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I'm currently working on a prototype patch antenna for UHF. Since I'm out of copper at the moment, I used empty PCB's as base material (don't mind the PCB in between, it's only a spacer):

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So now my question: Does the plastic part of my director isolate the magnetic / electric field to the reflector, or is it harmless?

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    \$\begingroup\$ If you are building a patch antenna, you can't just ignore the PCB in the middle. The dielectric constant of the material between the plates is critical to the performance of the antenna. Casually building patch antennas without understanding EM theory is just not practical. \$\endgroup\$ – Dean Franks Aug 8 '19 at 21:06
  • \$\begingroup\$ Yeah, seems pretty logical that it has an effect; but is it "don't work" critical (get some copper, use a two-sided pcb), or just "a bit" critical (would work, but brings a bad performance)? \$\endgroup\$ – Essigwurst Aug 9 '19 at 4:25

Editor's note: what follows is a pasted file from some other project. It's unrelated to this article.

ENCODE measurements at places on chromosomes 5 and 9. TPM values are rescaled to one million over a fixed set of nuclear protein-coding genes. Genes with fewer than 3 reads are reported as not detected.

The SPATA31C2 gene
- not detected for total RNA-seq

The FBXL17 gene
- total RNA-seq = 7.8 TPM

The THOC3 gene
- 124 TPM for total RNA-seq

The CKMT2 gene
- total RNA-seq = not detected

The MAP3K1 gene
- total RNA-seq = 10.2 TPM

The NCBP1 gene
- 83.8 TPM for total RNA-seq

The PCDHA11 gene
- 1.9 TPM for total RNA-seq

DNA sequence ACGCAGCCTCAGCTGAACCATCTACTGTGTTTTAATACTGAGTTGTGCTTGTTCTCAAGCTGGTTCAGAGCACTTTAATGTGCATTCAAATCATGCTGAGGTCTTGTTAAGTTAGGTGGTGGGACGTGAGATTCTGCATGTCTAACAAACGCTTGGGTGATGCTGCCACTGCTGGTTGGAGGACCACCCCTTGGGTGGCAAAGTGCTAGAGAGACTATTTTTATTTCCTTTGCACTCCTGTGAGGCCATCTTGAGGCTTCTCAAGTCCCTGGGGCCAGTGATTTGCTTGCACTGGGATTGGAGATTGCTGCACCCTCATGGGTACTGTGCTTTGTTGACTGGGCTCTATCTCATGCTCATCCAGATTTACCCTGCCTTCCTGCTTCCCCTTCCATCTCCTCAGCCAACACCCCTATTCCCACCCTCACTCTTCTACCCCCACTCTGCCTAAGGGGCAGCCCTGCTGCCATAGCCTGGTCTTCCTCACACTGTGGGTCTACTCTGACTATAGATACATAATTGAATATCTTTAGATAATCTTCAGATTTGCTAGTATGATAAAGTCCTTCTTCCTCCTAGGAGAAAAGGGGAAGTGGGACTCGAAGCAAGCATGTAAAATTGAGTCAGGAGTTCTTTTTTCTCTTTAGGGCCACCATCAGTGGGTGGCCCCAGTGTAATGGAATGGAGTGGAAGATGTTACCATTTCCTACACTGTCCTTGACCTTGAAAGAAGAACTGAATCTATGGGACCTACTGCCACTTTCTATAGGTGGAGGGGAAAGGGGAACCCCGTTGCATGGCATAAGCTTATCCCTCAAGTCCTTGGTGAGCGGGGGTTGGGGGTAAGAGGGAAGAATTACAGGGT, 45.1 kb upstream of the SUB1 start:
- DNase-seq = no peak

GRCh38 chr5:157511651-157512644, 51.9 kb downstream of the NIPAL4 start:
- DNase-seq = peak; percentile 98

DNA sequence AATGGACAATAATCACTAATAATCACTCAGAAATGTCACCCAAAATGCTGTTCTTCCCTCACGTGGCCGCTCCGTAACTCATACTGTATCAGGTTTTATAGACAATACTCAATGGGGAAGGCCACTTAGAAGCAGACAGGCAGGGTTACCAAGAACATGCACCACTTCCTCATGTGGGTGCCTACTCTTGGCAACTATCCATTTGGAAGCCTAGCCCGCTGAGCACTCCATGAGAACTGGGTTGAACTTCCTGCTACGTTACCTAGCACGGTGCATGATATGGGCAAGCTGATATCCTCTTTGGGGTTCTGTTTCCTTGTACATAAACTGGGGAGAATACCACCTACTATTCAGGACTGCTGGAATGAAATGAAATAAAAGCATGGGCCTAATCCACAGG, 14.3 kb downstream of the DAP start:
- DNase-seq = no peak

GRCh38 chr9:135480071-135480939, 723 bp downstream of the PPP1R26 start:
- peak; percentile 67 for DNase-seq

• \$\begingroup\$ You would have to define "work". The dielectric forms a critical, active part of the antenna, along with the conductive areas. The feed arrangement is also critical. Without taking all of these things into account, a random coat hanger is likely to perform better. Patch antennas are probably the most difficult type of antenna to create without formal design methods and appropriate test equipment (often both are required). \$\endgroup\$ – Dean Franks Aug 9 '19 at 19:30
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Since patch antennas are commonly made on pcb's, it would work. But as stated the dielectric properties of the material will of course influence the result.

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